Hm yeah, saying you're busy at the moment is kind of an understatement I think.
Good luck with that man.
I'll be happy to show you a solution when you have time again. But it's more than a quick fix and will require a rewrite of your class. But we can talk about that another time.
Well.. Sorta OT but useful. In my first ever attempt at dealing with raw TCP data, I've managed to code (very bad JavaScript) a rough WebSocket connection to the Relay and gathering a HostList. It definitely made me realize too that Javascript is crazy with dealing with binary data. Needing to use ArrayBuffer and DataView to build out a new ArrayBuffer to send or even parse nested packets.

If anyone wants my (crappy) code, I'll be willing to show them, although I concede it's not my best Javascript.


EDIT: I decided to attach my html file to this post. My disclaimer is: It's bad Javascript. I used someone's demo and built off that. It's poorly structured and in some cases very messy. It does however work, which may be its truly greatest asset. I don't handle or deal with any packets other than the initial hostList packet. It refreshes every 10 seconds via a setTimeout.

If anyone uses this in "production".. they are a bad bad person
Attached files
lfsWebSocketTest.html.zip - 3.2 KB - 651 views
Take a look at jspack. It doesn't use any of the new typed buffers, and thus isn't as efficient, but it does give you a very graceful API to work with and it's reliable. It means you can concentrate on making your actual app work

Admittedly I am a little biased on advocating jspack - I use the node-ified version in xi4n and also in the client side MPR parser demo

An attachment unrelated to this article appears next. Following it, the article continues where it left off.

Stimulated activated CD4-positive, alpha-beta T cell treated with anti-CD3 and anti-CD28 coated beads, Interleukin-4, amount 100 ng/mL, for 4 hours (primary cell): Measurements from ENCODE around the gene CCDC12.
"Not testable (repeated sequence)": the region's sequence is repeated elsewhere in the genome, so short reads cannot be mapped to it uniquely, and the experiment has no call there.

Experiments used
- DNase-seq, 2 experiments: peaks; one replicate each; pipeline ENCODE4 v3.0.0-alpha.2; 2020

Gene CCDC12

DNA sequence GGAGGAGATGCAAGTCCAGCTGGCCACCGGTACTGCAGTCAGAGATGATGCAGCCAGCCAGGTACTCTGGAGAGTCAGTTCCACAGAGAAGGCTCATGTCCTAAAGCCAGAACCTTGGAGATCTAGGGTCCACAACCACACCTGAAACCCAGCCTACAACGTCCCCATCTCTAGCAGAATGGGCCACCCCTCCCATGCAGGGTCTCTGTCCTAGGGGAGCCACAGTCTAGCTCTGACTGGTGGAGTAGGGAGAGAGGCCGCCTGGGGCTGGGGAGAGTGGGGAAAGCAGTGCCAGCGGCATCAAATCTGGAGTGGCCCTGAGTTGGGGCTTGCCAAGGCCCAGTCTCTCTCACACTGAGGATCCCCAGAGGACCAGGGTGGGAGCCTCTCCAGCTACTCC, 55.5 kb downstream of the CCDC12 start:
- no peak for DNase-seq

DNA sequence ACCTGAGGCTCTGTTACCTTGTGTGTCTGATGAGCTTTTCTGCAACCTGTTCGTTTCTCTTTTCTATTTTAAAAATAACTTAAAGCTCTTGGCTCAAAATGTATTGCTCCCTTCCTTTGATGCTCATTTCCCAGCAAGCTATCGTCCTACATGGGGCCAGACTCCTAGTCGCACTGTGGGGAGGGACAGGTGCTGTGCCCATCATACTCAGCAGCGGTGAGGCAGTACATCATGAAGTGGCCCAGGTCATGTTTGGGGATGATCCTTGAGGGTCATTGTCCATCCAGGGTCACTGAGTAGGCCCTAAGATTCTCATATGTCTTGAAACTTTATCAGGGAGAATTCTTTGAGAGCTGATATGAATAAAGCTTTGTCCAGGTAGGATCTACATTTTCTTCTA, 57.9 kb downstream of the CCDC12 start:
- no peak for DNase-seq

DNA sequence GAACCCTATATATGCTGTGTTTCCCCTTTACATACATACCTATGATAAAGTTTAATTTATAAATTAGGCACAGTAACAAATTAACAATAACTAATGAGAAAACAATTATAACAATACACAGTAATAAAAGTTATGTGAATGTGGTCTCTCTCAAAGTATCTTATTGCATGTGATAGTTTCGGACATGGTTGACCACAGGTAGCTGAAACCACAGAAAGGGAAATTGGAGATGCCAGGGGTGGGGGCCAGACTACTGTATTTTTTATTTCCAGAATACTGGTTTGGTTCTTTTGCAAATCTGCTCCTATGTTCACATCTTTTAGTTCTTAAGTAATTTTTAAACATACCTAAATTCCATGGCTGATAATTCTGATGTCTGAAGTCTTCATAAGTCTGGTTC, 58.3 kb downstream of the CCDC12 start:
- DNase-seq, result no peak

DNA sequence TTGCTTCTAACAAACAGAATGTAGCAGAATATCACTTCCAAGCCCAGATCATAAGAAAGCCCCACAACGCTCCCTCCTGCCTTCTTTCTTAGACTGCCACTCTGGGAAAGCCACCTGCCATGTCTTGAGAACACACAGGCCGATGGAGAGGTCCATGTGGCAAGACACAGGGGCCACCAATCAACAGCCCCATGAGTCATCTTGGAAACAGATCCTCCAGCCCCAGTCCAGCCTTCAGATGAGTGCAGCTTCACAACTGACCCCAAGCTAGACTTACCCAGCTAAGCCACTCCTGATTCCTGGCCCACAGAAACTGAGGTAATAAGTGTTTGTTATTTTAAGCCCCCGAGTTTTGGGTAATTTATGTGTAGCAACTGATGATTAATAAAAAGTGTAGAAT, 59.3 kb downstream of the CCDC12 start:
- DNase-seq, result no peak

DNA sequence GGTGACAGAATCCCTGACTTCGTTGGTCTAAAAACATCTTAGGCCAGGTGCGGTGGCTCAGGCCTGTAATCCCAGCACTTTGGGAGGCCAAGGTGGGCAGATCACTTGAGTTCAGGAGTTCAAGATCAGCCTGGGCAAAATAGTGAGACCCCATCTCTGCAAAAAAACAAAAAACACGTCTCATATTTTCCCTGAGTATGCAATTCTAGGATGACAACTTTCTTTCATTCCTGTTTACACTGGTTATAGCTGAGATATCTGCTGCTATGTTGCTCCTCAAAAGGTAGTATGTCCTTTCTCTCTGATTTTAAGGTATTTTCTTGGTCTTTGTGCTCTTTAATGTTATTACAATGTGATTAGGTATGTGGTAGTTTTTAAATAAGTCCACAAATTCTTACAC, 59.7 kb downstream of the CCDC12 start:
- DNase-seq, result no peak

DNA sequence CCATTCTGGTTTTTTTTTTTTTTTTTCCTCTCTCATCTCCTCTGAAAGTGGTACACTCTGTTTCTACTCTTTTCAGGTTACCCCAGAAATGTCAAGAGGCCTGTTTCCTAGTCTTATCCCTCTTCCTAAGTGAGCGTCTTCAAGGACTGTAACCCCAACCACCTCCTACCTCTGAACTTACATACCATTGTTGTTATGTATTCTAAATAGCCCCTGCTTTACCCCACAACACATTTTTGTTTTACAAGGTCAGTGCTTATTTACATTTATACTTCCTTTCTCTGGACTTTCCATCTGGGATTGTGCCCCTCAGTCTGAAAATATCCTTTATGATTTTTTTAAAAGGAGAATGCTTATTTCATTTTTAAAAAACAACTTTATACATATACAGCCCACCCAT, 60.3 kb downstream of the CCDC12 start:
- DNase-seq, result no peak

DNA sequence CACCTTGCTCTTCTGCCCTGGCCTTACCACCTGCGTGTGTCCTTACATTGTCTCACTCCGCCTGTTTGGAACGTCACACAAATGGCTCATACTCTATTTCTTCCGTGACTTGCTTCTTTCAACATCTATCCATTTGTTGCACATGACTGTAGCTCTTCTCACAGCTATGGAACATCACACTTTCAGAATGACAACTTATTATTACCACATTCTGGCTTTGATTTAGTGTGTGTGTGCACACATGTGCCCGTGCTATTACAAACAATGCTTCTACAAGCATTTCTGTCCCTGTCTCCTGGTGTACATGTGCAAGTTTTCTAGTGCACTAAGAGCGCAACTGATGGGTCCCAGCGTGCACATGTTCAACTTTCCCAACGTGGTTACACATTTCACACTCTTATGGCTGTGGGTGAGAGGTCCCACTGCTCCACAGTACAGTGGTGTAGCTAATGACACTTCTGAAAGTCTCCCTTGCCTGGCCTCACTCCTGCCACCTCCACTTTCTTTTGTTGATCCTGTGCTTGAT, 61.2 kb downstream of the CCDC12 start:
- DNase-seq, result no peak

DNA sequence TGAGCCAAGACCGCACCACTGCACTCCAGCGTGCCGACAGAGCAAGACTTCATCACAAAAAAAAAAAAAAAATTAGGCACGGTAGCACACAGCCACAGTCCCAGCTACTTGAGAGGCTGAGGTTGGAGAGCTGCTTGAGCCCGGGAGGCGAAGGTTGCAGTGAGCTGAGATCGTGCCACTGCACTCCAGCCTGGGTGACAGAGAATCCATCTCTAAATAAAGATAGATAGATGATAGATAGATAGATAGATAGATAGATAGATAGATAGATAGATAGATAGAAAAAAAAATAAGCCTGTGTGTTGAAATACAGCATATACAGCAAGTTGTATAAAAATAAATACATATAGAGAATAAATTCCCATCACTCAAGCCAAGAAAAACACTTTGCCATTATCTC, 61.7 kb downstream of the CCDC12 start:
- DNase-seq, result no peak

Here's two JS classes I've just put on GitHub to share.
They are both based on TAA's nodejs versions, so a big credit goes to him.

https://github.com/VictorVanV/ ... ob/master/InsimPackets.js
The Insim packets (structs). I think it currently supports all the racing related packets. There are a bunch like camera packets that I have not implemented yet. Feel free to update it and send me a patch (generic comment to anyone).
I am using my own "pack" and "unpack" methods, based on TypedArrays.

https://github.com/VictorVanV/ ... /blob/master/LfsString.js
Converted to JS, completed the codepage conversion tables to include all characters LFS can use. It's a big file (800KB), so you'll have to apply minification and compression after which it's around 250KB, which is kinda acceptable.
Leave it to the smarter people to produce something awesome :P. Although it does make me contemplate actually making my own packet handler, but making it more "modular". So defining a Global object, which has "register" method exposed, which will just add to its internals any packet that's passed. Makes for nicer organization too, because these could be seperate files.

Looking through Vic/Karl's sweet packet system though is pretty great.
there's one annoyance though imo :

If you use this insim packet stuff inside a worker, then you have to detach all the function properties before the object can be serialized for transfer to the parent thread.
I'm still thinking about this and maybe will remove all the function property assignments in each packet and instead keep those as separate (static) functions. But then the part I'm still thinking about is how to handle combined packets, like MCI.
The result is "less cool packet handling", but it should be quicker if you can avoid the function property assignments and unassignments. And packets can then be moved to another thread without preprocessing them.